SPV = SIV? Thoughts on the Goldman/Facebook news

Posted on January 4, 2011


Big news early in 2011 with Goldman Sachs raising and investing up to $1.5 billion in Facebook.  To do so, Goldman is setting up a “Special Purpose Vehicle” (SPV).  Because Facebook is a privately-held company, it can have no more than 499 individual investors due to SEC regulations.  This SPV enables Goldman to make highly sought after Facebook shares available to Goldman clients via the vehicle, as the SPV counts as a single investor under SEC rules.

I’m sure that Goldman knows what its doing – there are many more smart people there than me. There are other reasons beyond just holding shares in Faceboook such as access to leading an eventual IPO. But from a larger perspective, the SPV option reminds me of the “Structured Investment Vehicles” (SIVs) that became popular during the sub-prime mortgage mess.  Banks like Merrill Lynch set up SIVs as a means of pushing risk off their own balance sheets. These SIVs were among the many contributors to bank blow-ups starting in 2007.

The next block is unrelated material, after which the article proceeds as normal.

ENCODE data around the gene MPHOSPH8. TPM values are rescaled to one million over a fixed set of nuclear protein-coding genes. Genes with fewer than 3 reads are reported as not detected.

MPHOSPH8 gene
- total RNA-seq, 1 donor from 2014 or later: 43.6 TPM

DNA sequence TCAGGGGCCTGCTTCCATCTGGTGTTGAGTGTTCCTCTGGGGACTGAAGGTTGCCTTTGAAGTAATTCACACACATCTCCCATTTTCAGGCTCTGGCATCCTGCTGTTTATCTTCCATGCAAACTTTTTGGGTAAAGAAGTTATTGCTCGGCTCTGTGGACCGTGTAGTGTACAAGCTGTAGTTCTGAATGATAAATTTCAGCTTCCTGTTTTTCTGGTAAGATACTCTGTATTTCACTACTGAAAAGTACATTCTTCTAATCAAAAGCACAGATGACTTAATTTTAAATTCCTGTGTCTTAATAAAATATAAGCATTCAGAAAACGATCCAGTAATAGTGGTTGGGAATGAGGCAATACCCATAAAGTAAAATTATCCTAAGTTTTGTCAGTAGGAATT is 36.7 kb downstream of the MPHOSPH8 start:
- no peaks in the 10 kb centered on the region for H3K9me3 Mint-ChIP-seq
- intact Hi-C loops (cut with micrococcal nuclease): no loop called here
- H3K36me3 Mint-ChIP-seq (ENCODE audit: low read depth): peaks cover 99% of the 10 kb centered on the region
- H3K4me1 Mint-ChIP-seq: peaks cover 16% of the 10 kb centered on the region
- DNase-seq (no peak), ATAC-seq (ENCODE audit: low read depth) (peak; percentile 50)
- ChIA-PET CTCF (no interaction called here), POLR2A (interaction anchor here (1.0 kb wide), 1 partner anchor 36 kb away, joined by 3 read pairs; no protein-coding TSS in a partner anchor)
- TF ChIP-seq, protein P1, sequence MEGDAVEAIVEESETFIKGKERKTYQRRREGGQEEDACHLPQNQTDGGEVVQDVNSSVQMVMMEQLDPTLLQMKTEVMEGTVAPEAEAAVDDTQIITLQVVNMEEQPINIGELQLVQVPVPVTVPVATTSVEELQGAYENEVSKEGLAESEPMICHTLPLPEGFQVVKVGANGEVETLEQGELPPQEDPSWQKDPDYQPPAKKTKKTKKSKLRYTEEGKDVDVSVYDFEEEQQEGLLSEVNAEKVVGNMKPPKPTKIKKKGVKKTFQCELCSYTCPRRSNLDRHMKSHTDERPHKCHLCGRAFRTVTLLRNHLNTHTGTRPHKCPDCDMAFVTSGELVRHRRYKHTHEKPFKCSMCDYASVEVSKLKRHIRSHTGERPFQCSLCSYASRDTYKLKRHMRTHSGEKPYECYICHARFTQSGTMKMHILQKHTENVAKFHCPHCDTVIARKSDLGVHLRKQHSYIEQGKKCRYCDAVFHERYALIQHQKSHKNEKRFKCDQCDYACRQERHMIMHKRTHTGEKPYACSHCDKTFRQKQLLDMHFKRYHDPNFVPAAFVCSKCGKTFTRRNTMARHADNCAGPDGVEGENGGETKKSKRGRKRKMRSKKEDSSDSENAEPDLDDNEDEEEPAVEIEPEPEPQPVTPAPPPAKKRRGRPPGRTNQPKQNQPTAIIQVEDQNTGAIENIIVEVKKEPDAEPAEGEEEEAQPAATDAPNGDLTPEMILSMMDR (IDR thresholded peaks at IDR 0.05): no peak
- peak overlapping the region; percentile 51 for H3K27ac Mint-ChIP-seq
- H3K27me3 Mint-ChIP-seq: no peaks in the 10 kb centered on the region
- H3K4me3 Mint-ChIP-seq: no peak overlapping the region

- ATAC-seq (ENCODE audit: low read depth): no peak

I’ve written a  number of posts about Facebook, including a look at their economics vs. market valuation. And as a Silicon Valley executive that’s been recruiting engineering talent, they’re awfully tough to compete against in the labor market.  Just seems that the parallel between the SPV and SIV on the surface is uncomfortable.

The Goldman investment puts Facebook’s valuation near $50 billion with company revenue estimated at $2.0-2.5 billion.  25xs revenue is high, but not incredible.  But one should wonder where the marginal valuation increase ceases to matter, and more importantly, where a marginal decrease of the same amount hurts far more.  If Facebook ends up at a $60 billion IPO, will that really matter as much as the prospect of the company’s valuation “dropping” to $40 billion in a few years post-IPO?

More on this from Andrew Ross Sorkin on CNBC yesterday.